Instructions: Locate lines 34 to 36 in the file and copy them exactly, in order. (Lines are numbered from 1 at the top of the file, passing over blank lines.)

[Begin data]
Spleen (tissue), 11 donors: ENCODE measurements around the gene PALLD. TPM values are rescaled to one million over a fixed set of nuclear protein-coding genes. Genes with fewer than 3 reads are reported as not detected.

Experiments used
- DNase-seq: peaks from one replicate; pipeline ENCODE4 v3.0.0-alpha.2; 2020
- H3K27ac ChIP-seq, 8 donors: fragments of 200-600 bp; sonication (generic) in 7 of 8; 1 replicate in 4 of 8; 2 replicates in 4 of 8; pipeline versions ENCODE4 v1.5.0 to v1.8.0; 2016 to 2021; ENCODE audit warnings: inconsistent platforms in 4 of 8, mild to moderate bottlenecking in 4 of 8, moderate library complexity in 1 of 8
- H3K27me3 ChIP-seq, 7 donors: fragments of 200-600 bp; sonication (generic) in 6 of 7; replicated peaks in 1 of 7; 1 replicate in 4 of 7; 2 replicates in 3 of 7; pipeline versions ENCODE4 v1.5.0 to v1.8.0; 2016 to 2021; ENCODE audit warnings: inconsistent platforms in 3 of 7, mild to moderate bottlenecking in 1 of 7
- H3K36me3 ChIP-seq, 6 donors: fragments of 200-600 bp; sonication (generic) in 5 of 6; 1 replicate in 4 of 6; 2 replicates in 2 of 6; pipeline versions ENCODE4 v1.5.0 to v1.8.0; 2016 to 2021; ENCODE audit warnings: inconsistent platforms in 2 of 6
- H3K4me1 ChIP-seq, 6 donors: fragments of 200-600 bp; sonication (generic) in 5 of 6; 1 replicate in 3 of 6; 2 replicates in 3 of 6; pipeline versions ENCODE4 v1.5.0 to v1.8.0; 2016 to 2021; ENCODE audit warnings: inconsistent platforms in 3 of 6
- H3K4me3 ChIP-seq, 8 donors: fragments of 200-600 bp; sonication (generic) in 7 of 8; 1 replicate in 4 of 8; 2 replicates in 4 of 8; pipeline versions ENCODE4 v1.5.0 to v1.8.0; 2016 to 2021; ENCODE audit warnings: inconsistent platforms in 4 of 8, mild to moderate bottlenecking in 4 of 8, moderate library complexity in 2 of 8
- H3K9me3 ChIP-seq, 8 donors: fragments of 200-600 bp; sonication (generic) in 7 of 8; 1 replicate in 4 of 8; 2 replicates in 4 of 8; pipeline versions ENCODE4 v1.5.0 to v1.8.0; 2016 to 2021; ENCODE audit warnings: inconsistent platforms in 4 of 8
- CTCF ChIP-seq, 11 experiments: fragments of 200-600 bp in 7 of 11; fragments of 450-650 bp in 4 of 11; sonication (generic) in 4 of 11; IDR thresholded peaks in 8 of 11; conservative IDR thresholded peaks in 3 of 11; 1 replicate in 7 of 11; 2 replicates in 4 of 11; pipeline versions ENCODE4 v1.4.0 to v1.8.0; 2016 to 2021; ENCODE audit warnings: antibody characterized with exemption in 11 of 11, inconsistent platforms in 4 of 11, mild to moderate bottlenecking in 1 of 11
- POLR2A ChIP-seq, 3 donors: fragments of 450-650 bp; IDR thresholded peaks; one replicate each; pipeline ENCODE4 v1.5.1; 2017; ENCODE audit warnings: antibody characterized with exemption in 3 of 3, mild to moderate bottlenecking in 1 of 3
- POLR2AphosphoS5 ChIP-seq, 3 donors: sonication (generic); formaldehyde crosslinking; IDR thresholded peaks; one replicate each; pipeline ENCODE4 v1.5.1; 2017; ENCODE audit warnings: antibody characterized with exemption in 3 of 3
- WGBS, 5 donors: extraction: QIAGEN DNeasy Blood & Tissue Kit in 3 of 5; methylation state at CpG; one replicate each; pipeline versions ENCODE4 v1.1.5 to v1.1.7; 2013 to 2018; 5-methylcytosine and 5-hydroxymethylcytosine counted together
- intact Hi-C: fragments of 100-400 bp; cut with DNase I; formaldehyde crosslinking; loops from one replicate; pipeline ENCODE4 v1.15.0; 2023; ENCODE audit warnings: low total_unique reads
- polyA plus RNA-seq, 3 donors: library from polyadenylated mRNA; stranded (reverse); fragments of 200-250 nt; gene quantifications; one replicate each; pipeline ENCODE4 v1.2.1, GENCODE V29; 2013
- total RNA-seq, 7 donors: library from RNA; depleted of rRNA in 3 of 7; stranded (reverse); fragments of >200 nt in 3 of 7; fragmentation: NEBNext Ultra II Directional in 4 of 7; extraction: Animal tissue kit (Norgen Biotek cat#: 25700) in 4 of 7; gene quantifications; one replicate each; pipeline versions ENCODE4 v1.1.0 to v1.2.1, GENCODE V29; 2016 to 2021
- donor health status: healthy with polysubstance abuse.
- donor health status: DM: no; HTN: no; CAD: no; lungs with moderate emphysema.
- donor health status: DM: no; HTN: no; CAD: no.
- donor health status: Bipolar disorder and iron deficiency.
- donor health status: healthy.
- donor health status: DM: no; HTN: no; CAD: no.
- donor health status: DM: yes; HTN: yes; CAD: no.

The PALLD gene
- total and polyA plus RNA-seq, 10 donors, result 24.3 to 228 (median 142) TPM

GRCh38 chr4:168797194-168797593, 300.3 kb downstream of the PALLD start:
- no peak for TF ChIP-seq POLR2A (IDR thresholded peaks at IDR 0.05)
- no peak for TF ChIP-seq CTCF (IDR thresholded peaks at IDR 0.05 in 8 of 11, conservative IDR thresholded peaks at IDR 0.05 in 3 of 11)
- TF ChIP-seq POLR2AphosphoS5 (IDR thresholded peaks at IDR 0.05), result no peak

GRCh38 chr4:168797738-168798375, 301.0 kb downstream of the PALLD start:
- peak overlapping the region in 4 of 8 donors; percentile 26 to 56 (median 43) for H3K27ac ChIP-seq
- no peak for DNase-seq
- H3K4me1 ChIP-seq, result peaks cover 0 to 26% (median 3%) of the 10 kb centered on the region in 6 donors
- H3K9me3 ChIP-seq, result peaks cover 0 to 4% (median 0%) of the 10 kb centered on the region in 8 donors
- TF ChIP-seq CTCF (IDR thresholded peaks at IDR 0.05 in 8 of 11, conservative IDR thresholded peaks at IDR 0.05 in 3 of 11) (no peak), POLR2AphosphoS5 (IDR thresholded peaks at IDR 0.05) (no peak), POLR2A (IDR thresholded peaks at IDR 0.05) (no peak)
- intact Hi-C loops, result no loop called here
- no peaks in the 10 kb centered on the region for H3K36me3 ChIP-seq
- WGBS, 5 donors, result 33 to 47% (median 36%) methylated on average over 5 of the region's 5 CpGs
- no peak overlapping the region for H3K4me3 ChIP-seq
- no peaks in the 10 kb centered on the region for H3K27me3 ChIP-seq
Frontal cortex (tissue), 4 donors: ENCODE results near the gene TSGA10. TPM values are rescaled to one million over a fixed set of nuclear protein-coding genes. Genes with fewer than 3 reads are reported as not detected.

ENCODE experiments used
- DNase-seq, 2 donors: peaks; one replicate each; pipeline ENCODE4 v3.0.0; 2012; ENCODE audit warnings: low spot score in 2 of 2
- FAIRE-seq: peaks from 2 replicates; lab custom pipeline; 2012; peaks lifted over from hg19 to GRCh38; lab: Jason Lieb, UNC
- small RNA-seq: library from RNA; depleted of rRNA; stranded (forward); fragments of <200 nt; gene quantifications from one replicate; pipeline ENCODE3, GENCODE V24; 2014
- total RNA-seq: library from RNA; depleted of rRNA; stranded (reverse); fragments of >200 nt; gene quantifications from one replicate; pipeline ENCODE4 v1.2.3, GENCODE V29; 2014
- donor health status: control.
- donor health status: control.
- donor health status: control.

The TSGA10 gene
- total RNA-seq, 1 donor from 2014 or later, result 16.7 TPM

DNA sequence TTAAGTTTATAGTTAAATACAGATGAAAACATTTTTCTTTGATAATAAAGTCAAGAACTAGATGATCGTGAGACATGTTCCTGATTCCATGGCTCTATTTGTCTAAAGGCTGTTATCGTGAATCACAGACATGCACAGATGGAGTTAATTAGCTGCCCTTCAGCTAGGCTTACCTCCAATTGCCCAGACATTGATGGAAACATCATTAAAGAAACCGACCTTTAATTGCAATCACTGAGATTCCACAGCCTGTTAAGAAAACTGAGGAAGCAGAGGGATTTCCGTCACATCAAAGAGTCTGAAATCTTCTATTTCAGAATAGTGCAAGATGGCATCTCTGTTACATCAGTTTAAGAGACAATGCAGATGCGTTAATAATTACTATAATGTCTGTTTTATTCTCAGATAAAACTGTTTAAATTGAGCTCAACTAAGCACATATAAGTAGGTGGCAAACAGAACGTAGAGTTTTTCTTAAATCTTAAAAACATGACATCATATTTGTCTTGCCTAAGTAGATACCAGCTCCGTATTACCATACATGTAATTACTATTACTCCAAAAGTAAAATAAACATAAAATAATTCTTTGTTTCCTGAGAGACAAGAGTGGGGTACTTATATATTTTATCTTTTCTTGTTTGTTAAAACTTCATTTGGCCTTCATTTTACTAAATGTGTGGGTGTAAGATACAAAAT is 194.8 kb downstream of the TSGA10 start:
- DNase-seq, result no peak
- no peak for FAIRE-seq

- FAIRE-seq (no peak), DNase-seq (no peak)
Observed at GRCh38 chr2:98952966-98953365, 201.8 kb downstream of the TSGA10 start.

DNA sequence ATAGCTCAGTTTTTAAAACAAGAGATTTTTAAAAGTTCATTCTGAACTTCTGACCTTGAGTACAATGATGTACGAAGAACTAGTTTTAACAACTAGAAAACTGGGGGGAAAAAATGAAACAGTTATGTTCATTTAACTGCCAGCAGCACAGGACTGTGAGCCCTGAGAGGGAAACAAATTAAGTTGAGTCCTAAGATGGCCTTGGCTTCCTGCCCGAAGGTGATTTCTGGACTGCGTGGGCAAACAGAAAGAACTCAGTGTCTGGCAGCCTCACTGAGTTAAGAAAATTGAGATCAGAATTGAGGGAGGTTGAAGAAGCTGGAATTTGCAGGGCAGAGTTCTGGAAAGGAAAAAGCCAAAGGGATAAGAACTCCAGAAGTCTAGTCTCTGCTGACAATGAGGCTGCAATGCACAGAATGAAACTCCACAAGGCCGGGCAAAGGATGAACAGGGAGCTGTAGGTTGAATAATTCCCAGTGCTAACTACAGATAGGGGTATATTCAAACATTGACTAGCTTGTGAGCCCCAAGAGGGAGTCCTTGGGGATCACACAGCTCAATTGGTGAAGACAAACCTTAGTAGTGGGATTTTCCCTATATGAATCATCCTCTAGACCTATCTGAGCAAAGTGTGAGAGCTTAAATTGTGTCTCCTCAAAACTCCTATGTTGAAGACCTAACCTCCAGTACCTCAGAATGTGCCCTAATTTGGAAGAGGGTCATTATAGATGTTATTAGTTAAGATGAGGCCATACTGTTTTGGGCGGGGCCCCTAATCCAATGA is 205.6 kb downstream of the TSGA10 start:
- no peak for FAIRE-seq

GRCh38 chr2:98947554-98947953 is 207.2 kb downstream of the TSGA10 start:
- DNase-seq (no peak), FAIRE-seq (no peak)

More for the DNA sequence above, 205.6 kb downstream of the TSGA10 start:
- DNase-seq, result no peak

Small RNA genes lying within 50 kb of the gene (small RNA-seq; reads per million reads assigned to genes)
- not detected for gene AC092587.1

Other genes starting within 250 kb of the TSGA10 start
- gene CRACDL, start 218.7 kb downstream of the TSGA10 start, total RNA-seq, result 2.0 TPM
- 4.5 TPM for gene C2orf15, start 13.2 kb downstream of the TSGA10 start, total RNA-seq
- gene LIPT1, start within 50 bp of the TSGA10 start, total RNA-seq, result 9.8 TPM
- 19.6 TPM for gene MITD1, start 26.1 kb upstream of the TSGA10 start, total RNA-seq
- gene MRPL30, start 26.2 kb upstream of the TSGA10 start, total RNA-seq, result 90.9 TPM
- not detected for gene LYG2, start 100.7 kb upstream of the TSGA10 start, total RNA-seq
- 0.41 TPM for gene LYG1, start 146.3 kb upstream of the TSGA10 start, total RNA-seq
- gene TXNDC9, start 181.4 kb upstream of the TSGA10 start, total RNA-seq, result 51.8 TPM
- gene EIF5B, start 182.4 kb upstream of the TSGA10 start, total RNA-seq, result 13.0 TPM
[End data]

- H3K9me3 ChIP-seq, result peaks cover 0 to 4% (median 0%) of the 10 kb centered on the region in 8 donors
- TF ChIP-seq CTCF (IDR thresholded peaks at IDR 0.05 in 8 of 11, conservative IDR thresholded peaks at IDR 0.05 in 3 of 11) (no peak), POLR2AphosphoS5 (IDR thresholded peaks at IDR 0.05) (no peak), POLR2A (IDR thresholded peaks at IDR 0.05) (no peak)
- intact Hi-C loops, result no loop called here